Table of Contents Show
- Which New England State Is the Best for Fall Hiking?
- 10 Fall Hikes That You Cannot Miss
- #1. Falling Waters Trail to Little Haystack, New Hampshire
- #2. Flume Gorge Loop, New Hampshire
- #3. Chimney Pond, Mount Katahdin, Maine
- #4. Holliston Rail Trail, Massachusetts
- #5. Sterling Pond Trail, Vermont
- #6. Rome Point Trail, Rhode Island
- #7. Camel’s Hump, Vermont
- #8. Bear Mountain Trail, Connecticut
- #9. Beehive Loop Trail, Maine
- #10. Mount Greylock, Massachusetts
- Is Fall Hiking in New England Worth the Drive?
A crisp fall day calls for a hike. And there are few better regions than New England when the autumn leaves show off their brilliant colors. So we’re about to share ten fall hikes that are so epic you need to experience them in person to understand how great they truly are.
Lace up your hiking boots, and let’s get going!
Which New England State Is the Best for Fall Hiking?
The White Mountains of New Hampshire take home the prize for the best fall hiking. The mountains and valleys are thick with forests. Catching the leaves’ color change at the peak of the season is the most magical time to hike in the state.
Pro Tip: Read up on how to make the most of your time in White Mountain National Forest.
Although New Hampshire is the best state for fall hiking, other locations around New England are close contenders. It’s difficult to go wrong with a hike in the northeast this autumn when the air is cool and the forests are in the midst of change. It’s still warm enough to enjoy waterfalls and lakes before they ice over. And the wildlife is moving about to get ready for winter.
10 Fall Hikes That You Cannot Miss
New England is calling! Here are ten fall hikes that will leave you in awe.
#1. Falling Waters Trail to Little Haystack, New Hampshire
About This Hike: Falling Waters Trail is a 5.6-mile hike to Little Haystack Mountain, a peak in the White Mountains. The trail is open year-round for hiking and snowshoeing. It’s a difficult out-and-back trail with an elevation gain of 3,034 feet. It can be pretty cold and windy above the treeline, so dress appropriately. Feel free to bring your furry best friends as long as you keep them on a leash.
Directions: The trail is twelve minutes north of Lincoln, New Hampshire in a small town called Franconia, NH. From NH-112 west, take I-93 north for 7.5 miles to the trailhead parking exit.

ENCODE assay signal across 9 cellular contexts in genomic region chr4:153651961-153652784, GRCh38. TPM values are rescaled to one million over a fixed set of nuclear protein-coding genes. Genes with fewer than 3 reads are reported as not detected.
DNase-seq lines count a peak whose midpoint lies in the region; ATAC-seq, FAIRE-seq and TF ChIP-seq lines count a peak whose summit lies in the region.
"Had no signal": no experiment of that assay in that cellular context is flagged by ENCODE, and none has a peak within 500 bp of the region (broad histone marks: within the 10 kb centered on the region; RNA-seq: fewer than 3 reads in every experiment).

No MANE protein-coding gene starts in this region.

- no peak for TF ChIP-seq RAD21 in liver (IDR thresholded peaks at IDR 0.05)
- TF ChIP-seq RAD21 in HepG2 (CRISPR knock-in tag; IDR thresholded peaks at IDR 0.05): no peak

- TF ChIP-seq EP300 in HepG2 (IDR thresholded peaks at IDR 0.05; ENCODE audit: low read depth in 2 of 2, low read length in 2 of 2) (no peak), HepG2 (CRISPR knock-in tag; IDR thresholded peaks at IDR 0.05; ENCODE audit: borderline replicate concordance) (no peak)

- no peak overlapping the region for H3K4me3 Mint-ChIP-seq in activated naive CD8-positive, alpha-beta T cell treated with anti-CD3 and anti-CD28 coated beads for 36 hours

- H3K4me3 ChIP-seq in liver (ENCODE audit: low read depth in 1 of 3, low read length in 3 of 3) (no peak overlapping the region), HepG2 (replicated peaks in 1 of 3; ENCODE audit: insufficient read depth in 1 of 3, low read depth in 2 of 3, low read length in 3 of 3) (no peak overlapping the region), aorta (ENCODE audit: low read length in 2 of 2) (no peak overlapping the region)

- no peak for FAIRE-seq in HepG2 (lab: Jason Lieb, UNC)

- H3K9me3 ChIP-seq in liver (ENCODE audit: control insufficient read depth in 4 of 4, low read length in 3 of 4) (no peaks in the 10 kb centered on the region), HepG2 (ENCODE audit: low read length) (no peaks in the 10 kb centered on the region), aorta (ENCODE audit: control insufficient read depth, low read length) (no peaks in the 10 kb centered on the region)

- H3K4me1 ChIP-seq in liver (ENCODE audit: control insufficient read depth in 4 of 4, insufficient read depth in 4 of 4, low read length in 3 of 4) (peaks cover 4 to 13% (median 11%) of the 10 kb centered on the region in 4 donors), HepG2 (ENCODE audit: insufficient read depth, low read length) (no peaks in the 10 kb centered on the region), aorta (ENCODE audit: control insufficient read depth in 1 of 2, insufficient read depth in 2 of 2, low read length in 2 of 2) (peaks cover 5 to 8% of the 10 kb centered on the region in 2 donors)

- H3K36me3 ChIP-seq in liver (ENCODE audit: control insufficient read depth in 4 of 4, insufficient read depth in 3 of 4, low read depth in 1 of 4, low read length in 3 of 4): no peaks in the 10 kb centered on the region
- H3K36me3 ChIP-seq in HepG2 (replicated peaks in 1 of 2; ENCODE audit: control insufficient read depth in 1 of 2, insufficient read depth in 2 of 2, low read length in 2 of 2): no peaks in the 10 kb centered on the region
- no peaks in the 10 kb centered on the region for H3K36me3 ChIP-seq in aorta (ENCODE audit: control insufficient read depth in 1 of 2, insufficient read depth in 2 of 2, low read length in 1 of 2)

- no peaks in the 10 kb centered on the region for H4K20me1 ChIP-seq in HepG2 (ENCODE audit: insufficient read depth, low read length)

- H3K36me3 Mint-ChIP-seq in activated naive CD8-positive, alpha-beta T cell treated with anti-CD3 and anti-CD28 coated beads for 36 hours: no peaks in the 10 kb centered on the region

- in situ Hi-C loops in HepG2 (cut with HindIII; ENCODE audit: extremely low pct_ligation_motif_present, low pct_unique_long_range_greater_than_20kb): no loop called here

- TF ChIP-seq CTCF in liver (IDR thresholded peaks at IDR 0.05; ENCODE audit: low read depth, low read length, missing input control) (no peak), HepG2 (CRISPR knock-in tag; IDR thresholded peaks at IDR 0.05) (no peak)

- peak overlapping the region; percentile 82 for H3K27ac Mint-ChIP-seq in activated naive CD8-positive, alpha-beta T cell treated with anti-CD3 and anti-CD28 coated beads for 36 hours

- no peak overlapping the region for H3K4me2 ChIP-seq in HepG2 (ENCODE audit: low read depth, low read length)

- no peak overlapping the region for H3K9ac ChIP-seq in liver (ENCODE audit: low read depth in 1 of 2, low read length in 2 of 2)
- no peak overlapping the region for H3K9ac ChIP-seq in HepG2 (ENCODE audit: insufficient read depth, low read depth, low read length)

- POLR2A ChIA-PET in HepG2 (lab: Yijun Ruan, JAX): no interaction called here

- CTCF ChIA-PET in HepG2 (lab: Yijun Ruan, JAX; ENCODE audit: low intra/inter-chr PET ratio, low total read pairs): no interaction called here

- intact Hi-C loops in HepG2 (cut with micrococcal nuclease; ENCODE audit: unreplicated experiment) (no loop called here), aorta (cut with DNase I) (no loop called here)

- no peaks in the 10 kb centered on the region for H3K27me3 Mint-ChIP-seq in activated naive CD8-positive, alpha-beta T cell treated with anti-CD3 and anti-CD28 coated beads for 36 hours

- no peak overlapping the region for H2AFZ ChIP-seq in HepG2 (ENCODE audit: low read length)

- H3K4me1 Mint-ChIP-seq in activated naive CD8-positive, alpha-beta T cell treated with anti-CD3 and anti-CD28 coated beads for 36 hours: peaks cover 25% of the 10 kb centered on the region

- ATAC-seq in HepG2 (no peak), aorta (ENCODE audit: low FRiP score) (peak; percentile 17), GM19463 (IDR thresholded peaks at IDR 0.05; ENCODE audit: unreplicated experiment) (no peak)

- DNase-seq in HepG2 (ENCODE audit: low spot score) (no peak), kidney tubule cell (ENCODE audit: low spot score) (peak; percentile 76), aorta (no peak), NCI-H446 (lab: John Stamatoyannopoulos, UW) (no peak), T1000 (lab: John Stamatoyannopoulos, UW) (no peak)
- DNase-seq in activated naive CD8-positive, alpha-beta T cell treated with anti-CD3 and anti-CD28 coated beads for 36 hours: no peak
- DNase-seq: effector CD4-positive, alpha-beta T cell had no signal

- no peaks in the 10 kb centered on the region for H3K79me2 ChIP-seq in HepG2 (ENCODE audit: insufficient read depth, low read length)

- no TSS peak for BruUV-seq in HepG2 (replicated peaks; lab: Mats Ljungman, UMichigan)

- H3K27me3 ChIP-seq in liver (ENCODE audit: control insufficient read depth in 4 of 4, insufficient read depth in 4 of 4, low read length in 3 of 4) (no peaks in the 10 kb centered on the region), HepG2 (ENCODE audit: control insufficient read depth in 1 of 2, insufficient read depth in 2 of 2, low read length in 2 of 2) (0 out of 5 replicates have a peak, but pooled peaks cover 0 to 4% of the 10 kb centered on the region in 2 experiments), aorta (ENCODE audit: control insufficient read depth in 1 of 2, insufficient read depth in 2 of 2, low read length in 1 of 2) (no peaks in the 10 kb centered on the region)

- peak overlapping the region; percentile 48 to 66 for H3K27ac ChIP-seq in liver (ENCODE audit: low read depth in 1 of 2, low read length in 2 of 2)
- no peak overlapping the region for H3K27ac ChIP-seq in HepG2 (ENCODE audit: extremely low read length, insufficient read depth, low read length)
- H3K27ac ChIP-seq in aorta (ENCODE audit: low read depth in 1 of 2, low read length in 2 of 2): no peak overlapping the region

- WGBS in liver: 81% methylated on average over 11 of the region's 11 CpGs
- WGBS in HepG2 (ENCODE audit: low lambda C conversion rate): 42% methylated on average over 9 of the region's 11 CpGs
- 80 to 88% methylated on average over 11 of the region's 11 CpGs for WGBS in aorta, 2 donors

What Makes This Hike Worth the Drive: You’ll see views both below and above the treeline. You’ll see endless color on this trail, whether you’re looking up at the fall branches or overlooking the treetops. In addition, the trail features waterfalls!
#2. Flume Gorge Loop, New Hampshire
About This Hike: If you want two hikes in one trip, check out the Flume Gorge Trail too. It’s a 2.2-mile loop for all skill levels that takes you into the White Mountains past a waterfall. The best fall months to hike the trail are September and October, when it’s usually drier than later in the season. There’s an entry fee, which was $18 per adult in the fall of 2021.
Directions: The trail is a couple of minutes south of Falling Waters Trail and nine minutes north of Lincoln, NH. Take I-93 north to exit 34A and merge onto US-3 north, which will take you to the Flume Gorge Park Information Center.
What Makes This Hike Worth the Drive: There are numerous overlooks along the trail to enjoy the fall colors and waterfalls. Although there’s a fee, it’s worth it for those who want to enjoy the New England fall via an easy hike.
#3. Chimney Pond, Mount Katahdin, Maine
About This Hike: Chimney Pond Trail is in Baxter State Park, a 6.3-mile out-and-back hike with an elevation gain of 1,463 feet. The trail is rated moderate. However, it has some rocky sections and tends to be more challenging on the way down.
Directions: The trailhead is a one-minute walk from Roaring Brook Campground in Baxter State Park, near Millinocket, Maine. From Millinocket, drive from Millinocket Road and Baxter Park Road to Northeast Piscataquis. Then, take Roaring Brook Road to the campground.
What Makes This Hike Worth the Drive: The trail has scenic overlooks that lead you up to Chimney Pond with views of Mt. Katahdin. Hiking in the cool fall air adds to the ambiance of the breathtaking Maine landscape.
#4. Holliston Rail Trail, Massachusetts
About This Hike: The Holliston Rail Trail is a 6.7-mile stretch of the Upper Charles Rail Trail that connects Holliston and Milford. The trail takes you under trees, over old rail bridges, and by gardens. It’s rated easy for hiking, biking, and cross-country skiing, and you can bring your dogs.
Directions: The eastern trailhead is in Holliston, Massachusetts, just outside Milford. Take MA-16 east for about three miles, then turn right onto Central Street, and you’ll see the trailhead parking.
What Makes This Hike Worth the Drive: The Holliston Rail Trail is worth the drive for a fall hike, as you’ll likely see a lot of fall color amid beautiful bridges and stone walls. Plus, it’s close to the city, so you can combine the hike with shopping or dining.
#5. Sterling Pond Trail, Vermont
About This Hike: The Sterling Pond Trail is a 2.3-mile out-and-back hike with a 908-foot elevation gain. It’s rated moderate, and dogs are allowed. The trail is in Smugglers’ Notch State Park and takes you to a beautiful pond in the forest. Hikers have reported that it gets slippery and muddy when wet.
Please note that the trail closes as soon as the winter weather hits. If you’re traveling in late October, call ahead or check out the website to make sure the trail is still open.